27. The method of
(1) when a tag bit corresponding to the data element is not set, outputting a sign bit corresponding to the data element; and
(2) setting the tag bit corresponding to the data element.
28. The method of
29. The method of
(G) providing a plurality of decoded ascending tables comprising decoded level (J) tables for J=0 to K, each data element of the plurality of decoded ascending tables being represented by a predetermined number of bits;
(H) receiving the compressed data and the data representative of the log bit position; and
(I) populating the plurality of decoded ascending tables by performing at least one descending tree decoding based on the compressed data, wherein each descending tree decoding uniquely corresponds to a decoded bit position of a plurality of bit positions inclusively between the log bit position and a least significant bit position.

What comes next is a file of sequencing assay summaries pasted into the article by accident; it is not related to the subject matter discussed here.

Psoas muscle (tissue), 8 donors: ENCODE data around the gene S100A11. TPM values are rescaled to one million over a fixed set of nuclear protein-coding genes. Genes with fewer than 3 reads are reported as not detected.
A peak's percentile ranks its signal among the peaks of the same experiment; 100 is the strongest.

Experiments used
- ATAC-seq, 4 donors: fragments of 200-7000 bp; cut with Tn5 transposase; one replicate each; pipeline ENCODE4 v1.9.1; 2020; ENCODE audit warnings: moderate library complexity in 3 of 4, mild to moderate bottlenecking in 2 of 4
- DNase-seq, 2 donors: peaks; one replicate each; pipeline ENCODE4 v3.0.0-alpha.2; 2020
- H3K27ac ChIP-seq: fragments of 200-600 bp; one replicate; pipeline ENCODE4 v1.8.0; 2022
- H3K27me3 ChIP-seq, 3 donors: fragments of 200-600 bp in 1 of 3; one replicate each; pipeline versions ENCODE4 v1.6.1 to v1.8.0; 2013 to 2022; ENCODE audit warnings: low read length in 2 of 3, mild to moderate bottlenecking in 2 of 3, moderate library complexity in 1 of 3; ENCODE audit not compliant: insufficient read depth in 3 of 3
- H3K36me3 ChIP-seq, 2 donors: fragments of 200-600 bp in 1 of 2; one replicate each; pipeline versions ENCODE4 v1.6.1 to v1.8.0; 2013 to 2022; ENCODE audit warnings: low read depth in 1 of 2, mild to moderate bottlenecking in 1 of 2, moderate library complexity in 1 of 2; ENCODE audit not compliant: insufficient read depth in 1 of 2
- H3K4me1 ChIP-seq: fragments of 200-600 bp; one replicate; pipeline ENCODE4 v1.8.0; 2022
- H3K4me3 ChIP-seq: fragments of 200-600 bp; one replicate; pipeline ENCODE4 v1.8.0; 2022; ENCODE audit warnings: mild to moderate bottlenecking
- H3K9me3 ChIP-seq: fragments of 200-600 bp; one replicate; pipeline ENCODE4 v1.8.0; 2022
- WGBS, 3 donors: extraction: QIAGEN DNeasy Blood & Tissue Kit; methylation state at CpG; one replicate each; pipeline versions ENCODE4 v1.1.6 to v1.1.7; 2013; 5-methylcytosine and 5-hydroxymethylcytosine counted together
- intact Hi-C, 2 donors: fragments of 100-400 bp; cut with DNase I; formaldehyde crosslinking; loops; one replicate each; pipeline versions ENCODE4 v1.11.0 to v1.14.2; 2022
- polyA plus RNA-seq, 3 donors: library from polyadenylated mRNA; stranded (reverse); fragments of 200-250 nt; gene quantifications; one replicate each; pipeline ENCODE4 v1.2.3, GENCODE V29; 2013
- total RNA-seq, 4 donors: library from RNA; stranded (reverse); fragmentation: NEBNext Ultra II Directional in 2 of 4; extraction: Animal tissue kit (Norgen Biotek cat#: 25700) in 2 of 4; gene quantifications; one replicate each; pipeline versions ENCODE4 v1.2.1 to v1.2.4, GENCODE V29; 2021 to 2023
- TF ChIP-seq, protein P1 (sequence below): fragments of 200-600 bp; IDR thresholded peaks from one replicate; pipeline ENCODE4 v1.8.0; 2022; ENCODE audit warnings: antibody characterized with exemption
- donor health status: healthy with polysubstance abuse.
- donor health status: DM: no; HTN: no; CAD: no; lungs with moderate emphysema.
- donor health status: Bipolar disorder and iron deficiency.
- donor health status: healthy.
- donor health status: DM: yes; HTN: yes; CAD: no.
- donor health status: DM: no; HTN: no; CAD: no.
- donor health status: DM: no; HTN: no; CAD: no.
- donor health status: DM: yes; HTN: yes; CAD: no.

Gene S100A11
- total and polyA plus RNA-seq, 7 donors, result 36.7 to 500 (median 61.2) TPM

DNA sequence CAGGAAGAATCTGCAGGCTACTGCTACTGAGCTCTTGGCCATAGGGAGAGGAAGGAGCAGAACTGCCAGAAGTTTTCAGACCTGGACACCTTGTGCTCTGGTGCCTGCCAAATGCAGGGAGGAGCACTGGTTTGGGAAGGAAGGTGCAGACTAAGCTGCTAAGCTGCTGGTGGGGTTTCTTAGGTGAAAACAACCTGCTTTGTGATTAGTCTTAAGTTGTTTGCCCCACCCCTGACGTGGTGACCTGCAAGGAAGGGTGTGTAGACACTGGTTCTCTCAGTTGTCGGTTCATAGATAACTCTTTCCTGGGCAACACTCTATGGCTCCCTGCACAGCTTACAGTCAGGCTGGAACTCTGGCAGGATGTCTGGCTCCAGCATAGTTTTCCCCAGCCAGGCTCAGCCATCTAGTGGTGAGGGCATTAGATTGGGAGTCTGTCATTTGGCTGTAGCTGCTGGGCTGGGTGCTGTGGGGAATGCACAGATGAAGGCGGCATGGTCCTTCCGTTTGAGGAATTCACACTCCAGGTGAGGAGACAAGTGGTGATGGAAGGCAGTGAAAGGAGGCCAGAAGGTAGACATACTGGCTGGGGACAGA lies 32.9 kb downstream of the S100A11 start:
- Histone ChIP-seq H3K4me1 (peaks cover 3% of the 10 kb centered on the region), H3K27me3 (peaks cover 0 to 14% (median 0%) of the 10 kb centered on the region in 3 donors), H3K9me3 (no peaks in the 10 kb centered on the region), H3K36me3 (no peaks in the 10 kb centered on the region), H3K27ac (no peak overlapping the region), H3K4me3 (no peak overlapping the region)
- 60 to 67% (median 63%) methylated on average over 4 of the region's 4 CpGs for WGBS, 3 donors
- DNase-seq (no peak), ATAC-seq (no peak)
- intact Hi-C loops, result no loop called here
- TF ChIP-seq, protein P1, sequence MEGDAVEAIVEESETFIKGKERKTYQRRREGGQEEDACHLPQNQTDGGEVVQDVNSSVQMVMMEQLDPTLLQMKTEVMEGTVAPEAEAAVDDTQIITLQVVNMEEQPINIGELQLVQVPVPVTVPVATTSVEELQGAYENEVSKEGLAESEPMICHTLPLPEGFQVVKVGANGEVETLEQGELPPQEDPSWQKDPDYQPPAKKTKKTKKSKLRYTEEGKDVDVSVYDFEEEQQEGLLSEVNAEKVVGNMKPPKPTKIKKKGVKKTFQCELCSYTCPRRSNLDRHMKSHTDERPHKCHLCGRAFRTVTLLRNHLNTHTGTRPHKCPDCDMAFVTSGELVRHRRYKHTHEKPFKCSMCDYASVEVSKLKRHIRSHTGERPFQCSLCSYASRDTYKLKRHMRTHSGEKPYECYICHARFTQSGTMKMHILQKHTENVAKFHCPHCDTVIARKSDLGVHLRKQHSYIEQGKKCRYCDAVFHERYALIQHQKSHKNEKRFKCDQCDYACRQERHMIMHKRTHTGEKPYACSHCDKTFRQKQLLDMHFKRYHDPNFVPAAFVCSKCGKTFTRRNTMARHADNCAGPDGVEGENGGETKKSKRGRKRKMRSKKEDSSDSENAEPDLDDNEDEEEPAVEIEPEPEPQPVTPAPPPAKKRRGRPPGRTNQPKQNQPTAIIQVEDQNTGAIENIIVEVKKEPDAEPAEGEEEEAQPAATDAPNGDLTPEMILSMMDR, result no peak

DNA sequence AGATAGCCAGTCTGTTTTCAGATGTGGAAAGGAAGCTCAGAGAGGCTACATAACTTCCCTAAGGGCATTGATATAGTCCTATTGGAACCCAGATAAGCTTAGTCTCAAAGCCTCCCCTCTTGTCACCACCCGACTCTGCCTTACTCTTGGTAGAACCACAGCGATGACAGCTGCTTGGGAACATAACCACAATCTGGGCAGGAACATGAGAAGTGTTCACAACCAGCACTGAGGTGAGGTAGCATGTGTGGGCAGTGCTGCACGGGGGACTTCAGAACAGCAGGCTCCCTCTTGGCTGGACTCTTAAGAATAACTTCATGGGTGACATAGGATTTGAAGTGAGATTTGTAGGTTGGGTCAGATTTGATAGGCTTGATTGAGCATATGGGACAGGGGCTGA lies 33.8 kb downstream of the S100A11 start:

30. The method of
(J) traversing the plurality of decoded ascending tables and storing in each data element of the plurality of decoded ascending tables, at the decoded bit position, a binary value of the compressed data in accordance with steps of:
(i) when a binary zero value is identified from the compressed data and a data element from the level
0 table is to be populated, storing a binary zero value in the data element at the decoded bit position; (ii) when a binary one value is identified from the compressed data and a data element from the decoded level
0 table is to be populated, storing a binary one value in the data element at the decoded bit position; (iii) when a binary zero value is identified from the compressed data and a data element in the decoded level (J) for J=1 to K is to be populated, storing a binary zero value, at the decoded bit position, in all descendants in the decoded level